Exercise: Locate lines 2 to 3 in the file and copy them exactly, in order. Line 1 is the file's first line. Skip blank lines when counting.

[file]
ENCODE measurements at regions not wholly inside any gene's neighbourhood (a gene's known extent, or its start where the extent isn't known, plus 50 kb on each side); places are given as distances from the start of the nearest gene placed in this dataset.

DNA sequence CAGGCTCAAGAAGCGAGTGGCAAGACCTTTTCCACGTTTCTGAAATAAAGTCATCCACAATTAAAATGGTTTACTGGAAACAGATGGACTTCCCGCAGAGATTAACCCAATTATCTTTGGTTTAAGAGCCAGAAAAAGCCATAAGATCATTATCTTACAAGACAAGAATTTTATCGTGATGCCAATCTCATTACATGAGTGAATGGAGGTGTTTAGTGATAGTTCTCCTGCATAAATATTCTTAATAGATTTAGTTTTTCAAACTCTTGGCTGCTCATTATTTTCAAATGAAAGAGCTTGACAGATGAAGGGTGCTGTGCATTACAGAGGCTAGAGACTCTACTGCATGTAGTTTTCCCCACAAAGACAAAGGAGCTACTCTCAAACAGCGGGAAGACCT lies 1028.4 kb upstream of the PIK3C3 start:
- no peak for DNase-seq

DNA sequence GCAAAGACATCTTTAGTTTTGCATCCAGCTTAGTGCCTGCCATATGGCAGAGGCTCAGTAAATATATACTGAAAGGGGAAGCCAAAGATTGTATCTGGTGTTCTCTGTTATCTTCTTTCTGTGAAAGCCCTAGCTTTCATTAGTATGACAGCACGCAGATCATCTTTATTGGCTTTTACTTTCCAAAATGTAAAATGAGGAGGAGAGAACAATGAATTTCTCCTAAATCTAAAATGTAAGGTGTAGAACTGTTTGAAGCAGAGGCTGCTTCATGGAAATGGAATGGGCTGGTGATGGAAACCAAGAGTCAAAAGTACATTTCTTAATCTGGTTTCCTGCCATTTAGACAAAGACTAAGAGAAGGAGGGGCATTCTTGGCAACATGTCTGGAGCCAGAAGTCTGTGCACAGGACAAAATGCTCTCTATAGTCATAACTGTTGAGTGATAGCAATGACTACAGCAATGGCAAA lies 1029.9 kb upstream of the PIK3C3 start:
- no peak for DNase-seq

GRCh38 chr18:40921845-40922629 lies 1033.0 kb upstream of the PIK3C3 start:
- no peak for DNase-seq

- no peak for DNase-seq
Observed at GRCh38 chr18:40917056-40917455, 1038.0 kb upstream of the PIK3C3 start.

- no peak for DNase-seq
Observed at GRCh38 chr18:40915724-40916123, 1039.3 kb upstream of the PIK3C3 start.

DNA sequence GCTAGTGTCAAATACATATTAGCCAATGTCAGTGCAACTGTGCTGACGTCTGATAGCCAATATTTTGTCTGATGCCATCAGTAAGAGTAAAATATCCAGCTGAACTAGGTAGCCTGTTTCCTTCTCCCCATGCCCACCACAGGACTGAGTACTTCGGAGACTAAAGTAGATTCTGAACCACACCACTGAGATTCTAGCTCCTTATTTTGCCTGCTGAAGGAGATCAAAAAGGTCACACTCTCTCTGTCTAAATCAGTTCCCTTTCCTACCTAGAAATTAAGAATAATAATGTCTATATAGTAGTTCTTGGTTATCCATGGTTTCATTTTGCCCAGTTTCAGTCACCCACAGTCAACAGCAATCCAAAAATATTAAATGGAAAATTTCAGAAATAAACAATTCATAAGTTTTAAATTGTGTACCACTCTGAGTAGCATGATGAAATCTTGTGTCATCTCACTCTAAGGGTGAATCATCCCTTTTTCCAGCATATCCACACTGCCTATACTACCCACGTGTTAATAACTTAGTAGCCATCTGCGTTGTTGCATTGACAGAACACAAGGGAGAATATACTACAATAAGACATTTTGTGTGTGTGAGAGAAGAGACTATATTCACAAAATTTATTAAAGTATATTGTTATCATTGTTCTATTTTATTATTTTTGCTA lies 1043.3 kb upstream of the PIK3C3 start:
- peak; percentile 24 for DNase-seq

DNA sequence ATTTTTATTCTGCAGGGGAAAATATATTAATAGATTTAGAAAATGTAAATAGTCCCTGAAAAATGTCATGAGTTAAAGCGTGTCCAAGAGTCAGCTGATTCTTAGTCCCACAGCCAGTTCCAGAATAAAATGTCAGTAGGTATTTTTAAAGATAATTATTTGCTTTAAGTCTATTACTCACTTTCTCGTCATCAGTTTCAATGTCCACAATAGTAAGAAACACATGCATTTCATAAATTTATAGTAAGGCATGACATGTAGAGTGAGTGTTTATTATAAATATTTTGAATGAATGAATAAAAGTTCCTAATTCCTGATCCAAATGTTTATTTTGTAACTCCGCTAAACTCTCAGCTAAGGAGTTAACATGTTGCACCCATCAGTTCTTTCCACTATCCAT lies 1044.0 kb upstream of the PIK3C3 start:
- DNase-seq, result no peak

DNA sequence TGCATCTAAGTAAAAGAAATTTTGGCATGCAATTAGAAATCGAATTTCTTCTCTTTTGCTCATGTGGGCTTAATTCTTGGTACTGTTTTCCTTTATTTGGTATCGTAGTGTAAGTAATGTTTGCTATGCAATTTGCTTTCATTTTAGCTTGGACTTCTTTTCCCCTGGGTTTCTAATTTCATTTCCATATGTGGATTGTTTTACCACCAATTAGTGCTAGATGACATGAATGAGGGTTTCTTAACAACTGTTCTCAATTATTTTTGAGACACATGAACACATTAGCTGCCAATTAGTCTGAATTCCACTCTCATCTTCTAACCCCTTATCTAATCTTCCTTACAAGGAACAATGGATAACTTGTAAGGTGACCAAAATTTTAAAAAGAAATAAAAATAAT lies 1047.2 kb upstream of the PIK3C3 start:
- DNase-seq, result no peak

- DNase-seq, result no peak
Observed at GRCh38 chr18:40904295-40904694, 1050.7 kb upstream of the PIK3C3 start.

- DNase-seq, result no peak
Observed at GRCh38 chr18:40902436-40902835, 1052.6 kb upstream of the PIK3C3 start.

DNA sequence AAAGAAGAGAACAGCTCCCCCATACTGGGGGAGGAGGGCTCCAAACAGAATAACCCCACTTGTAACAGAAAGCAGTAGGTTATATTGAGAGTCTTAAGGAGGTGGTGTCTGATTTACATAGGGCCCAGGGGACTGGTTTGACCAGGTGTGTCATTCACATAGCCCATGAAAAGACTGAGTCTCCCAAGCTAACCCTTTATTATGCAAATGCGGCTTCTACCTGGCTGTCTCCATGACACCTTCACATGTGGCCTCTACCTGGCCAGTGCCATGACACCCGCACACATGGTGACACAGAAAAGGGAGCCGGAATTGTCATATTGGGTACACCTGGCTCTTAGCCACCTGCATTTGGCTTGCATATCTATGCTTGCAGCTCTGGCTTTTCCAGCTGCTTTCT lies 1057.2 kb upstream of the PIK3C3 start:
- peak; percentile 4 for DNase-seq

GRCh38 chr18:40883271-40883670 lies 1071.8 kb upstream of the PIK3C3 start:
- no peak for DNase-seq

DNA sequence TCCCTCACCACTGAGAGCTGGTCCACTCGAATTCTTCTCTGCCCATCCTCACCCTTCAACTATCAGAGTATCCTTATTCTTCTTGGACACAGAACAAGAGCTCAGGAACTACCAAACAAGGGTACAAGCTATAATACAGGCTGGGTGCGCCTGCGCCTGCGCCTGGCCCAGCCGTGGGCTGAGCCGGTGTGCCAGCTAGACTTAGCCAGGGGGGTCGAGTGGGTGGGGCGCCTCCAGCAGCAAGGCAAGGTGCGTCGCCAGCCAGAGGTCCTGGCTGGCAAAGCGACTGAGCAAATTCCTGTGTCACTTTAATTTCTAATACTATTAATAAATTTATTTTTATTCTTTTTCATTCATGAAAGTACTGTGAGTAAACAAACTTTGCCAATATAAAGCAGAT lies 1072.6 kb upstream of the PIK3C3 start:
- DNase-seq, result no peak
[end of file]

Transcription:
DNA sequence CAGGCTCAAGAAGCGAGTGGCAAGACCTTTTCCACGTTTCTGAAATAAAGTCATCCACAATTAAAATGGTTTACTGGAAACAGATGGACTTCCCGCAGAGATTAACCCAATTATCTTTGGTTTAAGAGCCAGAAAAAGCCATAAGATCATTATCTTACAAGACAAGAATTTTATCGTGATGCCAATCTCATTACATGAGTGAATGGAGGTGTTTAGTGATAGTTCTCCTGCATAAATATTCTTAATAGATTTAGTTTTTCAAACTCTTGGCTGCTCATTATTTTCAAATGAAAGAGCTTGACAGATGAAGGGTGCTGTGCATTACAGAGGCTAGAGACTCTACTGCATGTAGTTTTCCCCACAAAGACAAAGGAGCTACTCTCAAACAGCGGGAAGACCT lies 1028.4 kb upstream of the PIK3C3 start:
- no peak for DNase-seq